SQL Server compliance audits play a key role in keeping your SQL Server instances – and the rest of your organization – secure.
Many organizations with SQL Server environments need to comply with specific regulatory standards affecting their industry or market sector. Examples include following HIPAA guidelines in the healthcare industry and PCI-DSS regulations for businesses operating in the financial sector.
Failure to maintain compliance can put sensitive data resources at risk, result in serious monetary penalties, and negatively impact customer confidence.
One of the best ways to ensure compliance is to regularly perform internal audits to uncover gaps in the way data is handled and protected. Once identified, these gaps can be addressed to prevent sensitive data from being compromised so all applicable regulatory guidelines can be met.
From just about any point of view, it’s preferable for an organization to identify its compliance issues rather than be informed of them by a regulatory agency.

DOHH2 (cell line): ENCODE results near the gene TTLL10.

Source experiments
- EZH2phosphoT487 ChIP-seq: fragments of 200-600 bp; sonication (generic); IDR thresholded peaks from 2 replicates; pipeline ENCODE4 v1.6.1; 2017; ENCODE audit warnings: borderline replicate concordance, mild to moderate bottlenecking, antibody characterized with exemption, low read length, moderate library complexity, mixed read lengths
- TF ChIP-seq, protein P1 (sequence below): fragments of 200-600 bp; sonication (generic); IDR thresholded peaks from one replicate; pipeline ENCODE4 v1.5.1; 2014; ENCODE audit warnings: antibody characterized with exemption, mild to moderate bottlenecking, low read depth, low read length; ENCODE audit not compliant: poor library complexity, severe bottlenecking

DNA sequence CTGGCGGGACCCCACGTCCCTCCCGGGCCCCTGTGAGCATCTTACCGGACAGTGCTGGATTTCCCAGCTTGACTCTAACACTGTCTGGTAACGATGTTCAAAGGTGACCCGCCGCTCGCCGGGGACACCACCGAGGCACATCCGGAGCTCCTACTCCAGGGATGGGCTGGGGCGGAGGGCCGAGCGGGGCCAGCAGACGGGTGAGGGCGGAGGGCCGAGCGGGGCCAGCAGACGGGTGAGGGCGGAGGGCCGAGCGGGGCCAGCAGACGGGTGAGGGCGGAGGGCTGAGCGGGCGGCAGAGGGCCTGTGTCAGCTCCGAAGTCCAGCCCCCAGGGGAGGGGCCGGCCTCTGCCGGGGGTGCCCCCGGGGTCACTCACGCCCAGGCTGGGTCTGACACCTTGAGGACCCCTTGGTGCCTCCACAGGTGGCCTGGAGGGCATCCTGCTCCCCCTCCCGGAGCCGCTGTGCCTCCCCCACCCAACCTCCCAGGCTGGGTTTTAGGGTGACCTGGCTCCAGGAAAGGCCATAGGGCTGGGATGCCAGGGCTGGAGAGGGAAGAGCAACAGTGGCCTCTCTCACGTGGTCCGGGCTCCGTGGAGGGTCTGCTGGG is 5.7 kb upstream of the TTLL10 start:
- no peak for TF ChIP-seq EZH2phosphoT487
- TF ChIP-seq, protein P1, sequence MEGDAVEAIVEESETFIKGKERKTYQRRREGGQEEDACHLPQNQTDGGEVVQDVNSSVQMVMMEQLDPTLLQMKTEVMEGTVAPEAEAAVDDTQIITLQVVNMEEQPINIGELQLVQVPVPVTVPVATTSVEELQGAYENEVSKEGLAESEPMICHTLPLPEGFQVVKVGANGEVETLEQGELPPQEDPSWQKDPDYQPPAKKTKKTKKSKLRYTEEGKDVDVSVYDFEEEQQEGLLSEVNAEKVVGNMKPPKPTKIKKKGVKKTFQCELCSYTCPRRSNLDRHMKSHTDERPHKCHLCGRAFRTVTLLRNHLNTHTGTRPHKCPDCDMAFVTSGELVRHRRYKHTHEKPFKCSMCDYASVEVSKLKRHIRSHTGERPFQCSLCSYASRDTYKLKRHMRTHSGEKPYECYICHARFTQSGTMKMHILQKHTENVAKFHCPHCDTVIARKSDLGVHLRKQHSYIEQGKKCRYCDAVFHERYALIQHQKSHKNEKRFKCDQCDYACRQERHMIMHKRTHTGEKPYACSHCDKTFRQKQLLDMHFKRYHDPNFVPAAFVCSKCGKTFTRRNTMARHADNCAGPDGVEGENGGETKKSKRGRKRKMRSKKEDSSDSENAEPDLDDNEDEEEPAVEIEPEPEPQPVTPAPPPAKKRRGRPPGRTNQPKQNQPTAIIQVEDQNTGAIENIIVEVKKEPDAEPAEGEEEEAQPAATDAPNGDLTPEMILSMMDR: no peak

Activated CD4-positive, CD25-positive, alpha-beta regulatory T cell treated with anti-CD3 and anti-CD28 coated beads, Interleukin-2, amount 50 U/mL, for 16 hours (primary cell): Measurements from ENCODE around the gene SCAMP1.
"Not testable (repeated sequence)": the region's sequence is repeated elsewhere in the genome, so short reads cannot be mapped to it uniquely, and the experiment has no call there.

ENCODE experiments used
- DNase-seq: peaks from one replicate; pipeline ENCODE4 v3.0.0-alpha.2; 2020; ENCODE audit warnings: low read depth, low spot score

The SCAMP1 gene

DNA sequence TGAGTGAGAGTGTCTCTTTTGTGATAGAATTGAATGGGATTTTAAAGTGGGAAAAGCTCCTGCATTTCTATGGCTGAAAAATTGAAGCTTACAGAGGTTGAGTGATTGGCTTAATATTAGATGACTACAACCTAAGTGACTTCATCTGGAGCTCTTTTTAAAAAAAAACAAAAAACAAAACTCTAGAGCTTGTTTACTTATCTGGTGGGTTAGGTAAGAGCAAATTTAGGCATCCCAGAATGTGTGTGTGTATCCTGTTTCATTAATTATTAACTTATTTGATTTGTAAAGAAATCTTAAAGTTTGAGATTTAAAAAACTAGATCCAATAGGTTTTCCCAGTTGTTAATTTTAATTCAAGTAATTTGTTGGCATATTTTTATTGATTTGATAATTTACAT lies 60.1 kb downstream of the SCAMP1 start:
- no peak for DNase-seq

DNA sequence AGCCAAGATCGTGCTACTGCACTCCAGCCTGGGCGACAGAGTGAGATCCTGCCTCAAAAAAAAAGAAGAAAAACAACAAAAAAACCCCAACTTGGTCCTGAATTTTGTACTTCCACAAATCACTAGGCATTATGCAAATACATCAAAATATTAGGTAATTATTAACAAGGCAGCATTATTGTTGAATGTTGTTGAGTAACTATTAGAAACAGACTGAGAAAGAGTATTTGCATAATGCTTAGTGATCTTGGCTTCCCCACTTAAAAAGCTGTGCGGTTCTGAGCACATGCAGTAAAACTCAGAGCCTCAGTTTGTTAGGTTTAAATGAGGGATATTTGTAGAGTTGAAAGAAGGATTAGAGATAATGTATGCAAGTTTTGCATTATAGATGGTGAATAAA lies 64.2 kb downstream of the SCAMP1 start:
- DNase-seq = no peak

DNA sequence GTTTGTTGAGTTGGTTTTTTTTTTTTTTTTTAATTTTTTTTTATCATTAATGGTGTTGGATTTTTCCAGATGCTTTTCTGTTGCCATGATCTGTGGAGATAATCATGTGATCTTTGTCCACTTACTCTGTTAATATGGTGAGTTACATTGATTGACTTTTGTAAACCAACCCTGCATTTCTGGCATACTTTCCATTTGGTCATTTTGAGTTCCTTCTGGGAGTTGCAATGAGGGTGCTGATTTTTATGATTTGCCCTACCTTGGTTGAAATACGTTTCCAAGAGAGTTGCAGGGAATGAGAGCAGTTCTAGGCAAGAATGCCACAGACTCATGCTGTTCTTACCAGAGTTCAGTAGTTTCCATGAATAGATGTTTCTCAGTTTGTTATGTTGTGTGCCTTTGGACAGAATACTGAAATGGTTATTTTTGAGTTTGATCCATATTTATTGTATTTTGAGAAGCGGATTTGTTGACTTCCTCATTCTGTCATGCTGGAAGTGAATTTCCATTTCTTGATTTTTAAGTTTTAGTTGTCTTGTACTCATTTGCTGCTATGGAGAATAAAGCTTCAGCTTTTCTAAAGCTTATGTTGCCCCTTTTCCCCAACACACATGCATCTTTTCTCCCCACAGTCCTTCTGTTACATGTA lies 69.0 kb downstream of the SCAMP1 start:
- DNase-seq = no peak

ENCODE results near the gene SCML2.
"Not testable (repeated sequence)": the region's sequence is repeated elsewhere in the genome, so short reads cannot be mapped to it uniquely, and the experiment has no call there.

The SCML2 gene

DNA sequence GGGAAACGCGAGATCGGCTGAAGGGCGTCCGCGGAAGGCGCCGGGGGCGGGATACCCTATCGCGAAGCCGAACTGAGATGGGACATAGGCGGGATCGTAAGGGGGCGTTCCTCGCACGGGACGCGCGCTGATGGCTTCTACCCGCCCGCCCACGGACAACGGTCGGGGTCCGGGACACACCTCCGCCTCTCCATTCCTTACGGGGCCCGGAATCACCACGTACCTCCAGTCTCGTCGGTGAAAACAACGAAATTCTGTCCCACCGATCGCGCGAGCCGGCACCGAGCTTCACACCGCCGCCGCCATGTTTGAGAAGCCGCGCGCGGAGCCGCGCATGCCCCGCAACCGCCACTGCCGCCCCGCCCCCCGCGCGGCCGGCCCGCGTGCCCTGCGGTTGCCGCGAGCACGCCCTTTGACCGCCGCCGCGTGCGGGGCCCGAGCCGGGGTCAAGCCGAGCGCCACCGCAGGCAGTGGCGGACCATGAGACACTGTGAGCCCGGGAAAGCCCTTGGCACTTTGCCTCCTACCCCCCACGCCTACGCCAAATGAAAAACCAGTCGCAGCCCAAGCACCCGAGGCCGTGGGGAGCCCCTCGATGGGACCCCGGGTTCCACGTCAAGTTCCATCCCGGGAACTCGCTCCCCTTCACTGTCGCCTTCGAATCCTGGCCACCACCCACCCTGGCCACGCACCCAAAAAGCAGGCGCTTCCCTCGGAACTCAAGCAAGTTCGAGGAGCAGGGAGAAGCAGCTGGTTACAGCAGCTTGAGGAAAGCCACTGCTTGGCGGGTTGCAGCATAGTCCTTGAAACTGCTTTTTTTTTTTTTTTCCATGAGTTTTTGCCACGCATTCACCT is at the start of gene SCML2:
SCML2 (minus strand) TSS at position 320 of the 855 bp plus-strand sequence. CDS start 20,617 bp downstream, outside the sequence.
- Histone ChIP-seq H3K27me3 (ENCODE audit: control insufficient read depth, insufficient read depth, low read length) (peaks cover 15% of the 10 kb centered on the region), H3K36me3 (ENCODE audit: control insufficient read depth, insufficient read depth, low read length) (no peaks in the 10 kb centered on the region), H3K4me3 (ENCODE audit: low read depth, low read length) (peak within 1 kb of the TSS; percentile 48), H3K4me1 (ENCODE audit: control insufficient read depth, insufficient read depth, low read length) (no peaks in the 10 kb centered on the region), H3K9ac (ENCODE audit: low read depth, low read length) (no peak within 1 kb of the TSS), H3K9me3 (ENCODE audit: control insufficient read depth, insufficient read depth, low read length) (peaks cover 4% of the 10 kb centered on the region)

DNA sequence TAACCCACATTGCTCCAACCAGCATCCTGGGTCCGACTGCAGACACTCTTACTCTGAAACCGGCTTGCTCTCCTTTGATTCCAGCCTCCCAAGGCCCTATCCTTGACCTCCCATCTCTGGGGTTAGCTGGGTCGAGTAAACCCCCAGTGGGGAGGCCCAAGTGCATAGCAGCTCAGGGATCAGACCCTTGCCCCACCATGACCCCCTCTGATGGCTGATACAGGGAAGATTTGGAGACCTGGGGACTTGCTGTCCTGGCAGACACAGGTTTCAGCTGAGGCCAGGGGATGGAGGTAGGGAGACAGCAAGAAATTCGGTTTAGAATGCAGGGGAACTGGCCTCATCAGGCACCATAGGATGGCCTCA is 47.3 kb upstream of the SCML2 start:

How to Perform an Internal SQL Server Compliance Audit
Making internal audits a scheduled, regular activity is strongly suggested for organizations subject to compliance regulations. Also called a self-assessment, these internal audits can be instrumental in making sure an organization’s SQL Server environment complies with regulatory standards.
Some roles need to be defined when performing an internal audit. An individual needs to be responsible for communicating the audit requirements to the appropriate teams and reporting the results of the process to management. This person needs to be familiar with the specific regulatory requirements under review as they relate to the organization’s SQL Server databases.